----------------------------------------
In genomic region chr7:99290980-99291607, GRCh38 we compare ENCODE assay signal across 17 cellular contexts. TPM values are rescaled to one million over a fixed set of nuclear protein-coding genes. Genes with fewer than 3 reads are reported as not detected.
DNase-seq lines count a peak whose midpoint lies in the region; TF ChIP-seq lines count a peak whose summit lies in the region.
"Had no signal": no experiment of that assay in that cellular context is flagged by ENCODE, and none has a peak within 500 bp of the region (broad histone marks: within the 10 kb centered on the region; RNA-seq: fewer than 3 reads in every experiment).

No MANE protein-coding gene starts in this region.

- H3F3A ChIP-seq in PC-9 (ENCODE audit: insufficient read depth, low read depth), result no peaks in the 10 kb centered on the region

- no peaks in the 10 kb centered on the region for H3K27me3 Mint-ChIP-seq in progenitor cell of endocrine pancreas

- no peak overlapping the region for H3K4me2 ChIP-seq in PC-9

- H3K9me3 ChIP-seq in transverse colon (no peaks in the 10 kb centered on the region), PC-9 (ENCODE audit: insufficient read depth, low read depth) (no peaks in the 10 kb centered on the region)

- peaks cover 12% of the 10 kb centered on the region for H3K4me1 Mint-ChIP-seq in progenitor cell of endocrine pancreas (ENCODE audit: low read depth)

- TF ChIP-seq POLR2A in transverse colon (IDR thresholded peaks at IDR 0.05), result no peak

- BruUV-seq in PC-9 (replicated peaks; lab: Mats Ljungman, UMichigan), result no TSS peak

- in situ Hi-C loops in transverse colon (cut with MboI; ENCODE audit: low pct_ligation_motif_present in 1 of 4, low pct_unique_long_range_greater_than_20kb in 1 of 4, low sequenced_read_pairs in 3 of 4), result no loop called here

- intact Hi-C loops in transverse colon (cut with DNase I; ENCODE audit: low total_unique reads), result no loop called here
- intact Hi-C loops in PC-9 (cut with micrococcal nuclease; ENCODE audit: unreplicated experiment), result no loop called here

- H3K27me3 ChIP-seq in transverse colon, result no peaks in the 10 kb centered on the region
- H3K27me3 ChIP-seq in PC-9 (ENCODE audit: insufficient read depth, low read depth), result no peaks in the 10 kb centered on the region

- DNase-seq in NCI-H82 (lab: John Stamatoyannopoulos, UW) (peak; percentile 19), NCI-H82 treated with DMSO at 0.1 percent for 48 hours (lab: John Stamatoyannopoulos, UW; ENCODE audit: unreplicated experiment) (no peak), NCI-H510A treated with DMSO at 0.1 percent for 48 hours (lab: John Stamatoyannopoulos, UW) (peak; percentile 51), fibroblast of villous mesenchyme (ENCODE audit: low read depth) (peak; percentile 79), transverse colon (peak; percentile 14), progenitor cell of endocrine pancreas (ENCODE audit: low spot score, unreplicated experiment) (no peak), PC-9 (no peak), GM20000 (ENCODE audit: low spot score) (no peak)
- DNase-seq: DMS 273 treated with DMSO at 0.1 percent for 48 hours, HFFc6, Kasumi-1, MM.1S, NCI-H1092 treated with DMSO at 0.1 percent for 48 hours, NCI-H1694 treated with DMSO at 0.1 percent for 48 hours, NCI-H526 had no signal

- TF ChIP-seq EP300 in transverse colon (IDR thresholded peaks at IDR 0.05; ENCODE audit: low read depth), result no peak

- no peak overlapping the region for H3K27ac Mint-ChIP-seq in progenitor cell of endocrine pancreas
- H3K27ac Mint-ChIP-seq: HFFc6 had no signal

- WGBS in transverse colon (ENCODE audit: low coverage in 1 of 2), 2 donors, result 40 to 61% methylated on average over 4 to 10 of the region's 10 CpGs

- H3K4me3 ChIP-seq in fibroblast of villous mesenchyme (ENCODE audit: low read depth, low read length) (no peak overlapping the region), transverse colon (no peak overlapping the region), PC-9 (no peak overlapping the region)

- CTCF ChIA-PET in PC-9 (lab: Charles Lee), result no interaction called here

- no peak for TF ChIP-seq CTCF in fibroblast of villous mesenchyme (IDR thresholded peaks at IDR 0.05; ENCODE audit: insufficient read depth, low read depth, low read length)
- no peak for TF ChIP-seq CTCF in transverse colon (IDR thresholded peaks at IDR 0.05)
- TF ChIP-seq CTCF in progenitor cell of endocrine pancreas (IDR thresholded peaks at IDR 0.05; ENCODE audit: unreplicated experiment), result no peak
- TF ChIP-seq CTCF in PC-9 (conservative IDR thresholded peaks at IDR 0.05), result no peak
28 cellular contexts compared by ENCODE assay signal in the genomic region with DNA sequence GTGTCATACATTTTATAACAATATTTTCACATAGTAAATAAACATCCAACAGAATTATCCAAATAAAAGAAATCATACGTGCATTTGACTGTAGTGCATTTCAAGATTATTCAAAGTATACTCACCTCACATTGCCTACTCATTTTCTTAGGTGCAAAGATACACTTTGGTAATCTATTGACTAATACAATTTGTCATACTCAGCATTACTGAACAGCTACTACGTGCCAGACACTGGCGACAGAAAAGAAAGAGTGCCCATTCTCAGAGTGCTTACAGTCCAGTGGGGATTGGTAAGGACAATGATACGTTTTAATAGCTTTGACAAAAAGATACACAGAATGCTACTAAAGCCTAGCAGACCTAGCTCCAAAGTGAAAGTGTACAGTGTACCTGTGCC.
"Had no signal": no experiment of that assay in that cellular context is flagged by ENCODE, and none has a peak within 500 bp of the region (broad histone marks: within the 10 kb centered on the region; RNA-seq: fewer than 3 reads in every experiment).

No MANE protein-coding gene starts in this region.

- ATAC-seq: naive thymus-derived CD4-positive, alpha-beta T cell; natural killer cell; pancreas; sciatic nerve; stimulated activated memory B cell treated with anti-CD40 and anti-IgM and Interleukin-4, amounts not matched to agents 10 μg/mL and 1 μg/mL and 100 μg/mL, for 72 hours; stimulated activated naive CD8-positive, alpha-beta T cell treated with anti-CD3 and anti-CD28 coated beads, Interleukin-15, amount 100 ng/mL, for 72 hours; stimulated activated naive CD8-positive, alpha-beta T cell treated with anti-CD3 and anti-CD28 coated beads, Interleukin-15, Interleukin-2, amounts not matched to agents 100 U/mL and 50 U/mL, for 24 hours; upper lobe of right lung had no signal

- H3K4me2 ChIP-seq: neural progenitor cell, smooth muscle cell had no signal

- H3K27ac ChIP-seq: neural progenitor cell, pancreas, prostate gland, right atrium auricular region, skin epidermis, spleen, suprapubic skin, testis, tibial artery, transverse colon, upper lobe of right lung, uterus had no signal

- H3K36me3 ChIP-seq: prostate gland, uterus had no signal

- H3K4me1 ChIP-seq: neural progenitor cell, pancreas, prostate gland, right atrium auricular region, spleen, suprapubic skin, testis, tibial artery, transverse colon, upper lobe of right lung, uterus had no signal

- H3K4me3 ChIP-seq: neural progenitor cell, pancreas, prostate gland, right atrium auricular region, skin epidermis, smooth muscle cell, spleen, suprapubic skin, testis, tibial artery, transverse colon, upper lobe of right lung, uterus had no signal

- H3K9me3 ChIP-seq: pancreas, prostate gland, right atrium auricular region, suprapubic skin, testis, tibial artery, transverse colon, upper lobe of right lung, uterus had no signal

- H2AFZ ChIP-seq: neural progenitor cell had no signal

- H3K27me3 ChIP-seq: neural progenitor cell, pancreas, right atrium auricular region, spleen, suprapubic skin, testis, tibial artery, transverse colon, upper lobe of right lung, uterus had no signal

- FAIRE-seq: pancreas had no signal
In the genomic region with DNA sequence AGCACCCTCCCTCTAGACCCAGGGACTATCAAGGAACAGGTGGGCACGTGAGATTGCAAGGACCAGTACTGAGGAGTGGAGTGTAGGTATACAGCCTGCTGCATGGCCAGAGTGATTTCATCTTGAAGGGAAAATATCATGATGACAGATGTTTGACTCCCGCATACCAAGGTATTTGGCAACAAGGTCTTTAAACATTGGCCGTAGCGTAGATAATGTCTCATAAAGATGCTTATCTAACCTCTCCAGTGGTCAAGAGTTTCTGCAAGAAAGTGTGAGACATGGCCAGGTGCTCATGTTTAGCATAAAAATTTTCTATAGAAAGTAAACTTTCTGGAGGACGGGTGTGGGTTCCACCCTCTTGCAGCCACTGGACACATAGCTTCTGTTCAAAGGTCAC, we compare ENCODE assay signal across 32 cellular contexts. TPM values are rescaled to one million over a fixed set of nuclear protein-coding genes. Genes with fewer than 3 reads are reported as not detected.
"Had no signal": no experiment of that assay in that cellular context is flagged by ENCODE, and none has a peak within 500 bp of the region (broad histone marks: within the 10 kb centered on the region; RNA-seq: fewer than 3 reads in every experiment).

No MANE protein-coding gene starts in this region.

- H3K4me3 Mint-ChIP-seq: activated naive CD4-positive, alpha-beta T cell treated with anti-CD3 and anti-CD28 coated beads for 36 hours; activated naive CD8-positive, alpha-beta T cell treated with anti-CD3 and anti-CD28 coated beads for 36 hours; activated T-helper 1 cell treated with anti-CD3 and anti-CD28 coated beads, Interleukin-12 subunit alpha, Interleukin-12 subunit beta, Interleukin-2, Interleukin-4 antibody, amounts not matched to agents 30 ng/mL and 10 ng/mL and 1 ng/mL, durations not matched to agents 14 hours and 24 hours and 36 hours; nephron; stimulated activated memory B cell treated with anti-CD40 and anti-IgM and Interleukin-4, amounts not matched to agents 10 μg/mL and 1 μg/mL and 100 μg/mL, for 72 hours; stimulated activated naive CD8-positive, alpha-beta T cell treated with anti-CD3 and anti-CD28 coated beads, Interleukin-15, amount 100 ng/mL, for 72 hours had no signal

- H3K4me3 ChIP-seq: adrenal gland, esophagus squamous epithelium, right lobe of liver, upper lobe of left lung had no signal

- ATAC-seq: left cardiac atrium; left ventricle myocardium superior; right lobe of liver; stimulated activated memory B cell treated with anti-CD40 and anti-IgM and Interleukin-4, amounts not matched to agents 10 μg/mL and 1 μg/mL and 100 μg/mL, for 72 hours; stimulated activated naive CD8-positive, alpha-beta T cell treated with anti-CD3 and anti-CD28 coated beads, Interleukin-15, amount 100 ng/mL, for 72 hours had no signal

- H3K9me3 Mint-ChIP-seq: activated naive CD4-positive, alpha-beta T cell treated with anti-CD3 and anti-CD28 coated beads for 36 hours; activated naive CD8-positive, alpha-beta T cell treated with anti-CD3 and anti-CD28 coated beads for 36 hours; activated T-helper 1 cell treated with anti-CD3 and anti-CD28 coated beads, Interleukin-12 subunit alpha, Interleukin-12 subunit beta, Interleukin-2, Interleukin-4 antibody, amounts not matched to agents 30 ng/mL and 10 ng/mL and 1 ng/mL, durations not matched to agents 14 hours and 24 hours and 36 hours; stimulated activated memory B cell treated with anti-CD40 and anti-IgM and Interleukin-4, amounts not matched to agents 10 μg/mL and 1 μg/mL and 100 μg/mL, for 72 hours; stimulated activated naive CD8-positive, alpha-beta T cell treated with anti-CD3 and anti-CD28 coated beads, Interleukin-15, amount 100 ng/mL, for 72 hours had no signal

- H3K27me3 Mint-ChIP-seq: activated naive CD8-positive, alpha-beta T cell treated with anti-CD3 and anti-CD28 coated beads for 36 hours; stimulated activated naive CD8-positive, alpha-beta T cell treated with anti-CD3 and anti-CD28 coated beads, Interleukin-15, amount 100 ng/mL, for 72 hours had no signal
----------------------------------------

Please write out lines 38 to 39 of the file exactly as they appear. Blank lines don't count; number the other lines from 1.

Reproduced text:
- H3K9me3 ChIP-seq: pancreas, prostate gland, right atrium auricular region, suprapubic skin, testis, tibial artery, transverse colon, upper lobe of right lung, uterus had no signal

- H2AFZ ChIP-seq: neural progenitor cell had no signal